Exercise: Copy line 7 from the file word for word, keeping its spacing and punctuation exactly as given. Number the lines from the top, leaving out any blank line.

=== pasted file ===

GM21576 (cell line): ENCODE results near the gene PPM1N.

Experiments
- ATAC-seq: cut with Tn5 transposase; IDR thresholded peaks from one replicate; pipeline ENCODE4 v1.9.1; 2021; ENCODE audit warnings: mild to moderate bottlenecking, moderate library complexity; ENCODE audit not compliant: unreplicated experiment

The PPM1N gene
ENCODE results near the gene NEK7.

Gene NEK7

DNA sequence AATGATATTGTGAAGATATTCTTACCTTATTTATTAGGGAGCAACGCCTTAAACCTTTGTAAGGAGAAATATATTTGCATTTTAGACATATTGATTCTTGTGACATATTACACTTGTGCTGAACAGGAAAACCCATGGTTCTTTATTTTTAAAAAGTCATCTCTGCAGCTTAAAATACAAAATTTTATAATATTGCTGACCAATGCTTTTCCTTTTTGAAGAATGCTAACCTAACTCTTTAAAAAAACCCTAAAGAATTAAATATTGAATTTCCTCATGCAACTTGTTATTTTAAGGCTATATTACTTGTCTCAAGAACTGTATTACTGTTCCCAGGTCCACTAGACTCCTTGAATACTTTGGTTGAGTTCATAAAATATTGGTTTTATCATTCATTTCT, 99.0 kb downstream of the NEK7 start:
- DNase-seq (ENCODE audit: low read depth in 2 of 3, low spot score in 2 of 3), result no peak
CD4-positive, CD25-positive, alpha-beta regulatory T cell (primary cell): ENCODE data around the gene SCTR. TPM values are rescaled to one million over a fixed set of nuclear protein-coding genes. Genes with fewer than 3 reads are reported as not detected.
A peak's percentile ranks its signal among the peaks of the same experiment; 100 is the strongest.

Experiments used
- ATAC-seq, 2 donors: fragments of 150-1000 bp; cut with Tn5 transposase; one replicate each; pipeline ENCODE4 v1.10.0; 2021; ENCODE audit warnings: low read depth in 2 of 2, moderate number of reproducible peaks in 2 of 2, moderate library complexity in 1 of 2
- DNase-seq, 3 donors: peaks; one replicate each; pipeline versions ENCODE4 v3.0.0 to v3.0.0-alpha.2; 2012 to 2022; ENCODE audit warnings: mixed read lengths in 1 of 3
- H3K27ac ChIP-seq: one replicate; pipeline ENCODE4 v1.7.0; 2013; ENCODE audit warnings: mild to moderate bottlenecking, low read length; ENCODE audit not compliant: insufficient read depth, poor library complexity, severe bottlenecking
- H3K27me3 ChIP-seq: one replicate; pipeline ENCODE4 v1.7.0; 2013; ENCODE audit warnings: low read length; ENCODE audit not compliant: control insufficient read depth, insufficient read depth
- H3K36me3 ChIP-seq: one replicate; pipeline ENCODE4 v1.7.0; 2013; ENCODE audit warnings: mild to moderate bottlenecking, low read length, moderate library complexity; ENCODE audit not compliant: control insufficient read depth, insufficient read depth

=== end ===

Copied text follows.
DNA sequence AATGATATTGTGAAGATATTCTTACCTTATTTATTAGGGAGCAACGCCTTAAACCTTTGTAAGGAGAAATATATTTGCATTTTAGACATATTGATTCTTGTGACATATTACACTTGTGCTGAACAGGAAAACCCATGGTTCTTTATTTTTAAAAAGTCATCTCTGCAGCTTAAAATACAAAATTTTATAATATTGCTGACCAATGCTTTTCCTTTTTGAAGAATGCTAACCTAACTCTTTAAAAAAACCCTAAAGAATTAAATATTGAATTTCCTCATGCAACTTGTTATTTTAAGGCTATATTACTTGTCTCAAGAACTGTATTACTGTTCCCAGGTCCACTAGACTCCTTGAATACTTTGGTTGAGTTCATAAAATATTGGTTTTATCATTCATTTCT, 99.0 kb downstream of the NEK7 start: